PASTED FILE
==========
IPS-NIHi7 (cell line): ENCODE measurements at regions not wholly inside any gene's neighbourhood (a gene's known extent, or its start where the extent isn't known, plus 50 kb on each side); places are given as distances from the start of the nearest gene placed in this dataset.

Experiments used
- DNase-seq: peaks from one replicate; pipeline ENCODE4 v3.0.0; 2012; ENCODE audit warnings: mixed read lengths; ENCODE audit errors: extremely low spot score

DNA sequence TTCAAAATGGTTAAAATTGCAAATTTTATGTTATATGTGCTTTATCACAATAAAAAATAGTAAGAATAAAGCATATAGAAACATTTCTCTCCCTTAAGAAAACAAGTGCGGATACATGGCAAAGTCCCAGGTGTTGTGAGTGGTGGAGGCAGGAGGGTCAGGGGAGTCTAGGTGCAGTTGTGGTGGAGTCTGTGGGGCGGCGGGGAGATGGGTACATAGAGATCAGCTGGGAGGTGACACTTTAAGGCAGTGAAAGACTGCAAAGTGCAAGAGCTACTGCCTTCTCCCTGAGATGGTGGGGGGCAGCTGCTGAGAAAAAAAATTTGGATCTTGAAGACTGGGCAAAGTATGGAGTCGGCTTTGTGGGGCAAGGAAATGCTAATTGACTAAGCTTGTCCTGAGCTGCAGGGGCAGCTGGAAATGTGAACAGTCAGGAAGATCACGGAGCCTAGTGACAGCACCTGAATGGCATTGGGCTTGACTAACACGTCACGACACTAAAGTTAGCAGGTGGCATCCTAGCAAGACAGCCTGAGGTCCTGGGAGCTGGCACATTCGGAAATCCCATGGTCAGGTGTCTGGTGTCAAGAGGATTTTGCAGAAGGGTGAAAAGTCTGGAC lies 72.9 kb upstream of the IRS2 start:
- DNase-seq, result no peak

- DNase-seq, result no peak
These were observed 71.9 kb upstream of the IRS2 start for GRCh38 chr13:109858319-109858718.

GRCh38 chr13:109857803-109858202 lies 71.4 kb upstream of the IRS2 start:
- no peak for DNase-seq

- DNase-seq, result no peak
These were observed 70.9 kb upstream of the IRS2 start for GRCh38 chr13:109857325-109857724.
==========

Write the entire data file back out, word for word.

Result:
IPS-NIHi7 (cell line): ENCODE measurements at regions not wholly inside any gene's neighbourhood (a gene's known extent, or its start where the extent isn't known, plus 50 kb on each side); places are given as distances from the start of the nearest gene placed in this dataset.

Experiments used
- DNase-seq: peaks from one replicate; pipeline ENCODE4 v3.0.0; 2012; ENCODE audit warnings: mixed read lengths; ENCODE audit errors: extremely low spot score

DNA sequence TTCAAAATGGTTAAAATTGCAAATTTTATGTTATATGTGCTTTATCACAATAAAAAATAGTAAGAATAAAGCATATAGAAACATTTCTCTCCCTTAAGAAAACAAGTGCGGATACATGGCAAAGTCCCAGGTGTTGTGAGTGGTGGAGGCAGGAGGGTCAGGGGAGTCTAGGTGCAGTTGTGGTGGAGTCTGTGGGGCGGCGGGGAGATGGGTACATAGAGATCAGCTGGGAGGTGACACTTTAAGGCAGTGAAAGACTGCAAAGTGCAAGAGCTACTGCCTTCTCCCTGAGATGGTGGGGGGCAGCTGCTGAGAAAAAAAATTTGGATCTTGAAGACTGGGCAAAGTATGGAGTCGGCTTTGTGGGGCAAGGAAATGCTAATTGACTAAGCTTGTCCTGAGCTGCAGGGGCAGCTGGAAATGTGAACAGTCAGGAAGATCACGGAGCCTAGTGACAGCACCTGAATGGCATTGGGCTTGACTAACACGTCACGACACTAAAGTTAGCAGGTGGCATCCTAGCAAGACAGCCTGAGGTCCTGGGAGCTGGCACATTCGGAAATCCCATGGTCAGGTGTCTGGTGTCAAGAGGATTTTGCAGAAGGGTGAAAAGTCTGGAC lies 72.9 kb upstream of the IRS2 start:
- DNase-seq, result no peak

- DNase-seq, result no peak
These were observed 71.9 kb upstream of the IRS2 start for GRCh38 chr13:109858319-109858718.

GRCh38 chr13:109857803-109858202 lies 71.4 kb upstream of the IRS2 start:
- no peak for DNase-seq

- DNase-seq, result no peak
These were observed 70.9 kb upstream of the IRS2 start for GRCh38 chr13:109857325-109857724.